It’s almost time for the pitch for our initial plans for our shorts. This includes the story, treatment and other key aspects of the production. Here’s my synopsis for the initial pitch…
“Project Bernardo Carpio” Synopsis:
Bernardo struggles to free himself from his chains, while he also duels with the powerful entity who led him to his demise under the mountains of Montalban. This character-driven story depicts a rivalry that unveils an account of Bernardo’s life and the story behind “The Legend of Bernardo Carpio.”
With many, many, many months of production to go, of course, it is not impossible to have certain changes as the project develops. But here’s to chronicling how those developments progress…
About the film’s title, still on the works… suggestions/recommendations/advice are welcome!!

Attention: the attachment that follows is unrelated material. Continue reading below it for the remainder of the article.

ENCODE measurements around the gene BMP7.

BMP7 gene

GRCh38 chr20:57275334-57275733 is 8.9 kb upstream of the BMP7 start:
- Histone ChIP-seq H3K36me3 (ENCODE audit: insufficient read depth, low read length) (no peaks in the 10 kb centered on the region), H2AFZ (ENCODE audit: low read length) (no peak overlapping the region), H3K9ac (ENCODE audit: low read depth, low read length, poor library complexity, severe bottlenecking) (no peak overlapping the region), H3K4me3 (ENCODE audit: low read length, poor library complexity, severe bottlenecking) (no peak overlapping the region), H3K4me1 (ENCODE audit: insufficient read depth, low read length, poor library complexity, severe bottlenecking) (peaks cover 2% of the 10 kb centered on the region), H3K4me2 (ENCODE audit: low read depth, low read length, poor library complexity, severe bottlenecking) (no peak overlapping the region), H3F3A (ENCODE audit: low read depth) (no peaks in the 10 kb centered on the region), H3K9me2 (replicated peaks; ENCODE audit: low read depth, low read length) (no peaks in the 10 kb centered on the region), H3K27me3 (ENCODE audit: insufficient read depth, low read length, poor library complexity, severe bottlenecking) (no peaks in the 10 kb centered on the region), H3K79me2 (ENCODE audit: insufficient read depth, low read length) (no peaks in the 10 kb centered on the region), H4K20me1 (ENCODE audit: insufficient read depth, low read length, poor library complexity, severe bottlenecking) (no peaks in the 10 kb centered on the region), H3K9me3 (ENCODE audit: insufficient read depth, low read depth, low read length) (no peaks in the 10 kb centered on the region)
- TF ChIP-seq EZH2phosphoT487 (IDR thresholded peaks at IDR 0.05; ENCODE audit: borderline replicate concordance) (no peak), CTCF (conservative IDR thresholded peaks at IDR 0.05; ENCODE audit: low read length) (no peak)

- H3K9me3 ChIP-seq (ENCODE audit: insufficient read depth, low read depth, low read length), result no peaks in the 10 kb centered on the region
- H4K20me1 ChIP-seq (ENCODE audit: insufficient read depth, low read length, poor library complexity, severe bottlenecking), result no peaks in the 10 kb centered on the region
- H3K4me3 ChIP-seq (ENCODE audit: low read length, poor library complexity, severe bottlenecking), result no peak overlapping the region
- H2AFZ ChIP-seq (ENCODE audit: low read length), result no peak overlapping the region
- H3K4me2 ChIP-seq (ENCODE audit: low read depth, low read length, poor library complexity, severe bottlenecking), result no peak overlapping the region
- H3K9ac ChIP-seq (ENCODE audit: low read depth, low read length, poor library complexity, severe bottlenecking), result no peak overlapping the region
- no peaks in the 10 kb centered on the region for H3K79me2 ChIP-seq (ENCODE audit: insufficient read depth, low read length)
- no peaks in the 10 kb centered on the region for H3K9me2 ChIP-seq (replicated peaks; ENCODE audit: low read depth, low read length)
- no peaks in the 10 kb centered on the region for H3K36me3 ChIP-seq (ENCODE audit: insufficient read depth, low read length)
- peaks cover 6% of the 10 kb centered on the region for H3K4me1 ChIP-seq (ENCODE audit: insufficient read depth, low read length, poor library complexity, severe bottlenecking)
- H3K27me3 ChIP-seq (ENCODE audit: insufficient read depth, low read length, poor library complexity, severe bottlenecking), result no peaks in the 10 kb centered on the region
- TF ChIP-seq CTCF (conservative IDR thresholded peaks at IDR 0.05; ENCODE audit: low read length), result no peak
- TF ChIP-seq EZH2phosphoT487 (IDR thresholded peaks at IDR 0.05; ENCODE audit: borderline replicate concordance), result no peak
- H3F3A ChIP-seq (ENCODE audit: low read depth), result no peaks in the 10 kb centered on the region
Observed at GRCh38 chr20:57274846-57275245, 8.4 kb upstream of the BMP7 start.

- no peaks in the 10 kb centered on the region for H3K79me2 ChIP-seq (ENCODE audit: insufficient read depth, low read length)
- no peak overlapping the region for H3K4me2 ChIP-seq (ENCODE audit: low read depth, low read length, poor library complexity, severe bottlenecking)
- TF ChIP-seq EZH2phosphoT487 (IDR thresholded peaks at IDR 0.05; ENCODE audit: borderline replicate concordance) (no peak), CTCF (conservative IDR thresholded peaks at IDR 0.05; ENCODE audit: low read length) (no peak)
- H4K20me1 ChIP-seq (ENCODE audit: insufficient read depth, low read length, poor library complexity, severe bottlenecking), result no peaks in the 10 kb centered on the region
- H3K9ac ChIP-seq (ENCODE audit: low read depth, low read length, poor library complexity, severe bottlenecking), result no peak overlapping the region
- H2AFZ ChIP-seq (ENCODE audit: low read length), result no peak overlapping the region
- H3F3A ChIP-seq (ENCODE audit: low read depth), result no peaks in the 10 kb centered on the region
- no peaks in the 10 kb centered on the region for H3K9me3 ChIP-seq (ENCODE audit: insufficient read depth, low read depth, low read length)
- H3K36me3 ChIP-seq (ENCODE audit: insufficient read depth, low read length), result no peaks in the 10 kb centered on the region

Tuldok Recruitment Video for the Folktales Animated Project:
Yup! This trailer is talking to you!
After a successful completion and launch of our second project, “Pasintabi” and “Lines to Life” educational series, we are now opening membership to anyone who is willing and wants to help create an Original Philippine Animation Industry.
Only registered members with approved application forms will have access to the exclusive forums to exchange ideas, submit concept art, and contribute in their own special way.
See you at the Tambayan!
-Tuldok Animation Studios Team
Tuldok Animation Studios is a nonprofit organization whose goal is to bring Filipino Artists together to create an Original Filipino Animation Industry.
We are a virtual studio and our previous projects have been built up using community driven efforts inspired by our local custom of “Bayanihan”.